He quickly lost himself in the rhythm of his work and soon fell into a trance. The steady beat of the hammer, the flame, the forge; this wasn't work, this was how he communed with his god.

The heat from the forge was intense. Sweat beaded on his brow and shined through the woolly mass of white hair that covered his arms and chest. Light from the flames glinted from the dwarf's eyes, giving him an almost maniacal visage.

"Faster dogs!", he roared at his two young apprentices who were pumping the billows, "Faster, ere I'll use yer blood to temper my steel."

The two, already pumping frantically, look at each other in momentary disbelief, then redoubled their efforts.

Suddenly a twinge of pain lanced through the dwarf's chest. Modin stopped and clutched his right arm. He couldn't breathe...

The extra air roared through the forge and gave life to the fire. A face had formed within the flames. Coals made up its eyes and it had ashes for a beard. The Prefect stared on in disbelief as the face spoke.

"Modin!" it cackled.

The old dwarf fell to his knees. "Is... Is that you lord?"

"Who do you think it would be," it replied tersely, "and get up! Didn't I tell ye to prostrate yerselves before none?"

"We... We... thought you meant to prostrate ourselves before none but you, lord." He stood, clasping his hands together.


"Yes, lord."

"Modin, you've grown into a pompous ass of late. I command you to cast off your earthly possessions and wander the world until you have learned humility."

The face in the flames whirled about and disappeared.

Stunned, Modin found himself on the floor. Pain tore through his chest like some small, vicious animal was trying to claw its way out. Tears blurred his vision and his breath came in gasps.

The two apprentices, mouths open, were staring at him. One helped him to his feet.

"Milord?" one asked timidly, "are you alright? You fell."

The old dwarf blushed as he realized the two had not seen the face in the flames. No doubt they would run to tell Utalin, High Priest of the Ironhammers.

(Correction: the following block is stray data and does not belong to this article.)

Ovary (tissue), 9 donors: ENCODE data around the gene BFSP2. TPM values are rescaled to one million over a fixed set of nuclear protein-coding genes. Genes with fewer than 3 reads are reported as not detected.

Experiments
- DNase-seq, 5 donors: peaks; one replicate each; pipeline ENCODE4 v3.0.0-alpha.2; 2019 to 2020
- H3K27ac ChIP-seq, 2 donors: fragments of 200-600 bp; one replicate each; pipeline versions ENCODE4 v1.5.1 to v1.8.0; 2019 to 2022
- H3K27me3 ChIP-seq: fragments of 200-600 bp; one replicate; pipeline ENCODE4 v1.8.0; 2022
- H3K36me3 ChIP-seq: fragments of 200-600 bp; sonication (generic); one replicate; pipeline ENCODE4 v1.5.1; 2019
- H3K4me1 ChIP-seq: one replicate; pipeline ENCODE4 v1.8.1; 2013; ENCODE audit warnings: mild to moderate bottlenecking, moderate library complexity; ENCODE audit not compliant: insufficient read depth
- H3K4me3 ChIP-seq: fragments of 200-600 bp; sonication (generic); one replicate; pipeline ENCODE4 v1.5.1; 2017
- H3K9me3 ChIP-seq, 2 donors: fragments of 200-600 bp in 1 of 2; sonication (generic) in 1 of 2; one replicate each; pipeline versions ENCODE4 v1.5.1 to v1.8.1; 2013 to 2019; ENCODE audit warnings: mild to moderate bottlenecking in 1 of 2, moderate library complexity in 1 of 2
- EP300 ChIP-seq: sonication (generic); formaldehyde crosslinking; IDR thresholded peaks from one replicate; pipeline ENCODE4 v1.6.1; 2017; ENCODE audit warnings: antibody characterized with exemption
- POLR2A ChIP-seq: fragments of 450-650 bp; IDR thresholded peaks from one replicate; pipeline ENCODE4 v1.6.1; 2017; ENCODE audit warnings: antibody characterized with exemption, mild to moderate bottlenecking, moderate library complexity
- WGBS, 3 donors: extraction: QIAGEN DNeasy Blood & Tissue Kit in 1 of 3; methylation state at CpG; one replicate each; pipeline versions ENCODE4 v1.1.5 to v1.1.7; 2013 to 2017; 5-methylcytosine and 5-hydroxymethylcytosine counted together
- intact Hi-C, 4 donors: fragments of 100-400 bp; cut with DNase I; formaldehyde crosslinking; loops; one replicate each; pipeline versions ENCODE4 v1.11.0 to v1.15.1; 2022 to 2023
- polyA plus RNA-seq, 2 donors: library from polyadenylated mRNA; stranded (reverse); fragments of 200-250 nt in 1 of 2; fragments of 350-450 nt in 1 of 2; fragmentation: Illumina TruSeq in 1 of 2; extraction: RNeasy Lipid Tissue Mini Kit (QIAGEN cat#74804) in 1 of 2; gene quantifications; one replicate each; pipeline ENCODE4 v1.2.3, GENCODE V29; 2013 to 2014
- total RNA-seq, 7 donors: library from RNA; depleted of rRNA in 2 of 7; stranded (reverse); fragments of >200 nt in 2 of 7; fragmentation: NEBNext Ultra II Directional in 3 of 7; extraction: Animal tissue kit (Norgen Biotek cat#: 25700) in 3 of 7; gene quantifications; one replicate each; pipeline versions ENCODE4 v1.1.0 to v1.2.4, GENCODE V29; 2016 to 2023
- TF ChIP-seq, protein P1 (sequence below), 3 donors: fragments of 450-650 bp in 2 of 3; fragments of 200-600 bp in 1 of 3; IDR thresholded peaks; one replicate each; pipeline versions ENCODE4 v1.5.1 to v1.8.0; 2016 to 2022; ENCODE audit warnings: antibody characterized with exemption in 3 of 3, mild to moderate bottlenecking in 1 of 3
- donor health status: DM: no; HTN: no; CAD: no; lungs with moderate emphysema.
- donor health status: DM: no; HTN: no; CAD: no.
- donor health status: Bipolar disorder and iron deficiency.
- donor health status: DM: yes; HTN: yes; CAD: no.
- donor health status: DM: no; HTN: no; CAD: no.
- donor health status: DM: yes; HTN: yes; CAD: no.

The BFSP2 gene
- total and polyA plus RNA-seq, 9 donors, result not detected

"Get out!," he snapped, finding it necessary to support himself by leaning against the wall. When they didn't move fast enough for him, he snatched the hammer up and threw it at them.

"Get out I told you!"

The note he left was short and to the point:

"Do not come after me as God has commanded me to go out onto the world and learn humility. See that all of my possessions and moneys are distributed amongst the poor and needy.

God said that some of our scriptures are in error. When he said that we are to prostrate ourselves before none, he included himself in that.

Modin, Prefect of the Ironhammer Clan, Defender of the Faith."

* * *

She walked without fear through the gloomy woods, up the twisty, overgrown trail to the hilltop above. A cool breeze rustled her long black hair as she entered the clearing. In the center of which a ring of stone stood out stark white against the dark grass in the moonlight.

Beautiful she was. She knew that because of the way men behaved around her. Some men acted like little children; some men stared, like they were starving and she was food. But tonight she wouldn't dance for them, she would dance for Her, the moon above. Her mistress shone above huge and white in the autumn night sky.

Nilly untied the drawstring that fastened her gown and slowly let it fall to the ground. The soft light fell across her, exaggerating her ample curves.

She began to dance. Holding her arms above her, she gently swayed her hips as she turned, keeping the beat within her in time with the cricket's chirp.

As she danced, she prayed. She prayed for a mild winter. She prayed for an abundant spring. She prayed that young Mali would have an easy pregnancy. Finally, she prayed that she and her sisters would be delivered from the Docent.

The last made her stop. Nilly didn't feel like dancing any more.

All witches were to be burned, decreed the Docent, their evil would not be allowed to sway the common folk from the true path any longer. God was good and God said that there was to be no other before him.

For centuries, way before there was any Church, her sisterhood had taken care of the people. They healed them when they were sick, they brought them into the world, and they returned them to the earth when they passed on. Now, the very same people cheered as her sisters were bound to stakes and burned.

A tear caught a glimmer of moon light as it trickled down her cheek. The tear came out of sadness, yes, but it also came out of frustration. She would not sit idly by to be found out and murdered. She would act. Nilly was not sure of exactly what she would do, but as she pulled on her gown and started back down to the valley below, she was sure that she was going to do something.